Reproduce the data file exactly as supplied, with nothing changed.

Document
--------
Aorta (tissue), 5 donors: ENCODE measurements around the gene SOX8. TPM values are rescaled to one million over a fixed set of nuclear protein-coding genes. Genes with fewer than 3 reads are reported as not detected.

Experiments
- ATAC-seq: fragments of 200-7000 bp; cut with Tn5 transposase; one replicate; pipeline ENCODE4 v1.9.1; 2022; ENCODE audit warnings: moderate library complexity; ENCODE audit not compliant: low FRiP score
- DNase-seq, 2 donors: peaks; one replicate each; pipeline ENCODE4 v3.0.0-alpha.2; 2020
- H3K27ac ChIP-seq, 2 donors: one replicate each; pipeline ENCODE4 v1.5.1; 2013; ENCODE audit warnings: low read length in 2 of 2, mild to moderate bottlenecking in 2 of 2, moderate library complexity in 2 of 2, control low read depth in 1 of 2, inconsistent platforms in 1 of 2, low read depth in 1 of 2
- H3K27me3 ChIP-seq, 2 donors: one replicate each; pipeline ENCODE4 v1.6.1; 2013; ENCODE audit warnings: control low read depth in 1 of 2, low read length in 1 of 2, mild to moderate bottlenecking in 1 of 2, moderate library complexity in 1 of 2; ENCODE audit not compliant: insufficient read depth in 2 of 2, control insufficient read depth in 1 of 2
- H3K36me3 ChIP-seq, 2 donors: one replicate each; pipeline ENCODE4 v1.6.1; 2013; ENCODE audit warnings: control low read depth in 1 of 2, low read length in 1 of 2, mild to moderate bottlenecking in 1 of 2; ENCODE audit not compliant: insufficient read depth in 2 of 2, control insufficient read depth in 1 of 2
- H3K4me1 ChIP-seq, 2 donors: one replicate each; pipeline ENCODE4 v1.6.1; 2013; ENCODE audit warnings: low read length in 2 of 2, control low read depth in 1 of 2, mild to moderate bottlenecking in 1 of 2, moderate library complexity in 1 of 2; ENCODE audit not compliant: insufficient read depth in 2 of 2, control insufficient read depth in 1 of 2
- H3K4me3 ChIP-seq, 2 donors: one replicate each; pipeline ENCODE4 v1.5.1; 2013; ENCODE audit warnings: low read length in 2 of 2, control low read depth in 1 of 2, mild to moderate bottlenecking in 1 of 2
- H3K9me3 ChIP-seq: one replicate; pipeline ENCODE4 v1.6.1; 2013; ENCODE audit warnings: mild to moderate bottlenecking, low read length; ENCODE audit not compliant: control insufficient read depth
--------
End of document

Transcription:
Aorta (tissue), 5 donors: ENCODE measurements around the gene SOX8. TPM values are rescaled to one million over a fixed set of nuclear protein-coding genes. Genes with fewer than 3 reads are reported as not detected.

Experiments
- ATAC-seq: fragments of 200-7000 bp; cut with Tn5 transposase; one replicate; pipeline ENCODE4 v1.9.1; 2022; ENCODE audit warnings: moderate library complexity; ENCODE audit not compliant: low FRiP score
- DNase-seq, 2 donors: peaks; one replicate each; pipeline ENCODE4 v3.0.0-alpha.2; 2020
- H3K27ac ChIP-seq, 2 donors: one replicate each; pipeline ENCODE4 v1.5.1; 2013; ENCODE audit warnings: low read length in 2 of 2, mild to moderate bottlenecking in 2 of 2, moderate library complexity in 2 of 2, control low read depth in 1 of 2, inconsistent platforms in 1 of 2, low read depth in 1 of 2
- H3K27me3 ChIP-seq, 2 donors: one replicate each; pipeline ENCODE4 v1.6.1; 2013; ENCODE audit warnings: control low read depth in 1 of 2, low read length in 1 of 2, mild to moderate bottlenecking in 1 of 2, moderate library complexity in 1 of 2; ENCODE audit not compliant: insufficient read depth in 2 of 2, control insufficient read depth in 1 of 2
- H3K36me3 ChIP-seq, 2 donors: one replicate each; pipeline ENCODE4 v1.6.1; 2013; ENCODE audit warnings: control low read depth in 1 of 2, low read length in 1 of 2, mild to moderate bottlenecking in 1 of 2; ENCODE audit not compliant: insufficient read depth in 2 of 2, control insufficient read depth in 1 of 2
- H3K4me1 ChIP-seq, 2 donors: one replicate each; pipeline ENCODE4 v1.6.1; 2013; ENCODE audit warnings: low read length in 2 of 2, control low read depth in 1 of 2, mild to moderate bottlenecking in 1 of 2, moderate library complexity in 1 of 2; ENCODE audit not compliant: insufficient read depth in 2 of 2, control insufficient read depth in 1 of 2
- H3K4me3 ChIP-seq, 2 donors: one replicate each; pipeline ENCODE4 v1.5.1; 2013; ENCODE audit warnings: low read length in 2 of 2, control low read depth in 1 of 2, mild to moderate bottlenecking in 1 of 2
- H3K9me3 ChIP-seq: one replicate; pipeline ENCODE4 v1.6.1; 2013; ENCODE audit warnings: mild to moderate bottlenecking, low read length; ENCODE audit not compliant: control insufficient read depth